People who are traumatized, and/or have one of the multitudes of addictive disorders are, in great part, dissociated from their physical reality. There is research which indicates that people who exercise are more likely to suffer from less anxiety, pain and depression. This short course offers a practical approach to overcoming people's reluctance to exercise by using active-alert hypnosis and music. By listening to hypnosis with music while exercising, people can alter their perceptions of pain, time, effort and pleasure. The words of the hypnosis are taken from the works of Milton H. Erickson, Jeffrey Zeig, Michael Yapko and Eva Banyai. Their different contributions will be delineated and explained.
This course will use theory, clinical examples, techniques, PowerPoint illustrations, quotations and experiential metaphorical fantasy to display how compassionately playful client-therapist interactions can serve to encourage transcendence from suffering, solution expansion and professionally appropriate intimacy while also discouraging states of maladaptive isolation.
Hypnosis is not a thing, but a way that things happen. To make hypnosis happen a clinician needs to understand the underlying architecture of trance. Eliciting systemic components elicits trance. The grammar, context and relational elements of eliciting these components will be explained. We will develop an induction model based on three steps. This workshop will consist of lecture, demonstration and small group practice.
This short course will use theory, techniques and group experience to demonstrate how playful self-expression, humor and self-soothing indulgent fantasy can be used in and outside the therapeutic setting to produce spiritually uplifting trance states. We will learn how to discourage "learned helplessness" and "burn out", encourage the ability to cope with life's challenges and increase opportunities to enhance the body's natural immune system functioning.
The process of human growth and development occurs through a series of identity cycles. The transition from one identity level to the next is precipitated by extraordinary experiences, positive or negative in nature, that destabilize the ordinary state of consciousness. The result is a naturalistic trance or special learning state. If properly utilized, these trances lead to new, more evolved states of human being; but if not welcomed and received, violence and other forms of destructive pathology result. This address will examine this process in detail, and discuss implications for development at individual, group, and cultural levels.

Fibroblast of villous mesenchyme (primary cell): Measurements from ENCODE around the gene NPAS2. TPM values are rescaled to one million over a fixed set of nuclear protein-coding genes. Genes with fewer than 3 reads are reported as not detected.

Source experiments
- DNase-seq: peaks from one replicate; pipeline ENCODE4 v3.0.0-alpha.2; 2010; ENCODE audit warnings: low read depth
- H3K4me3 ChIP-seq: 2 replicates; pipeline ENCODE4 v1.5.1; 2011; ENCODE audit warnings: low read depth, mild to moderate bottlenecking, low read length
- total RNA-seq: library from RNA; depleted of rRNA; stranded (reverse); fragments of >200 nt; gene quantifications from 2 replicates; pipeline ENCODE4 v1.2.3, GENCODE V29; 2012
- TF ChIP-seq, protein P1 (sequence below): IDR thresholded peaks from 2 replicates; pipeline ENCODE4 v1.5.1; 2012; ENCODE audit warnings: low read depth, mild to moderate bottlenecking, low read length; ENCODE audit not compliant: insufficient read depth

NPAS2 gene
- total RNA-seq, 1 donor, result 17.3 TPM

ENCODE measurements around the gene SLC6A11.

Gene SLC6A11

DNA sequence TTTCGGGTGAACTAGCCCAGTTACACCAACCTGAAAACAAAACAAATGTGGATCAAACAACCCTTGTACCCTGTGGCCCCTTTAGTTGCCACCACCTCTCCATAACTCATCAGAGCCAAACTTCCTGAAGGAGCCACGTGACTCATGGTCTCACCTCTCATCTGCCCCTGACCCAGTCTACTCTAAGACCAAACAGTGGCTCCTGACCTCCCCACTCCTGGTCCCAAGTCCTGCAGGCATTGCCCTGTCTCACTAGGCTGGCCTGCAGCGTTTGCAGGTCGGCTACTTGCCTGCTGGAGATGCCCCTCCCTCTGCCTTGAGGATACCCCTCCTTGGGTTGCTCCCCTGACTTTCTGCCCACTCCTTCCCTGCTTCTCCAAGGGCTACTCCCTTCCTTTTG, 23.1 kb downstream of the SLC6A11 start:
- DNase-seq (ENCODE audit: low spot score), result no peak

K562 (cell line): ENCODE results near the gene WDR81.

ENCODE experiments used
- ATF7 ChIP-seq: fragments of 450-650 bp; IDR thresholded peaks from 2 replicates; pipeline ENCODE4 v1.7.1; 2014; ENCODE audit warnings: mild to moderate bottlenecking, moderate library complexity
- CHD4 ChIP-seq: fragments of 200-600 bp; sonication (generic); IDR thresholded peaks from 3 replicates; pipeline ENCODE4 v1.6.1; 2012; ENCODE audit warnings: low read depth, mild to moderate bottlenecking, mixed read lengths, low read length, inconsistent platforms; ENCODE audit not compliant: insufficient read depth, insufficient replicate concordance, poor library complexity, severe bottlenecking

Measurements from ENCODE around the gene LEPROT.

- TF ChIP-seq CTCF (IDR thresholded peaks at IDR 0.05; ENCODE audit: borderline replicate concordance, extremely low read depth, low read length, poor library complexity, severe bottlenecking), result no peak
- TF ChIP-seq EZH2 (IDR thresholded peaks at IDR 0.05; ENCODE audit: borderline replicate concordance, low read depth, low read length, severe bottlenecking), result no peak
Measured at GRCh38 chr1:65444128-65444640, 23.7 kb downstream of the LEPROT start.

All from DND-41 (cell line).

Various trance inductions will be demonstrated with volunteers. Each induction will be discussed with indications for its uses. Differences between formal and conversational trances will be demonstrated with rationales for choosing each. Multiple practice opportunities will be given.
$29.00Base Price - $59.00price reduced from Base Price - $59.00
Ericksonian psychotherapy emphasizes the importance of tailoring. In this workshop, we will learn how to utilize sung trances where the client's own vocabulary, interspersal and future orientation will be used. Brief interventions will be presented while using sung trances and participants will learn how to compose their own interventions using music and hypnotic language. Audience participation will be invited.
In working with students in Study Abroad Programs, I have observed that often students develop natural trance states especially in the first three stages of the adjustment period. These natural trance states can be utilized and deepened using Ericksonian hypnosis to allow the students to experience a trance state within the therapeutic setting and rapport. Utilization of hypnotic resources that occur spontaneously helps the students to minimize or avoid the more negative aspects of Culture Shock or Adjustment Disorder.
Improvisational theater is a useful component in brief therapeutic approaches. It can be used for different therapeutic purposes. One important goal to be achieved is the patient's development of a healthier body perception as well as their natural recognition and expression of sensual feelings. In this context, the use of improvisational theater elements helps to connect with forgotten or hidden resources of abused women with multiple trauma symptoms. By absorbing the patient's unconscious mind in a state of creative, sensual energy the patient's potential is utilized and can serve as a powerful catalyst to energize their own healing resources.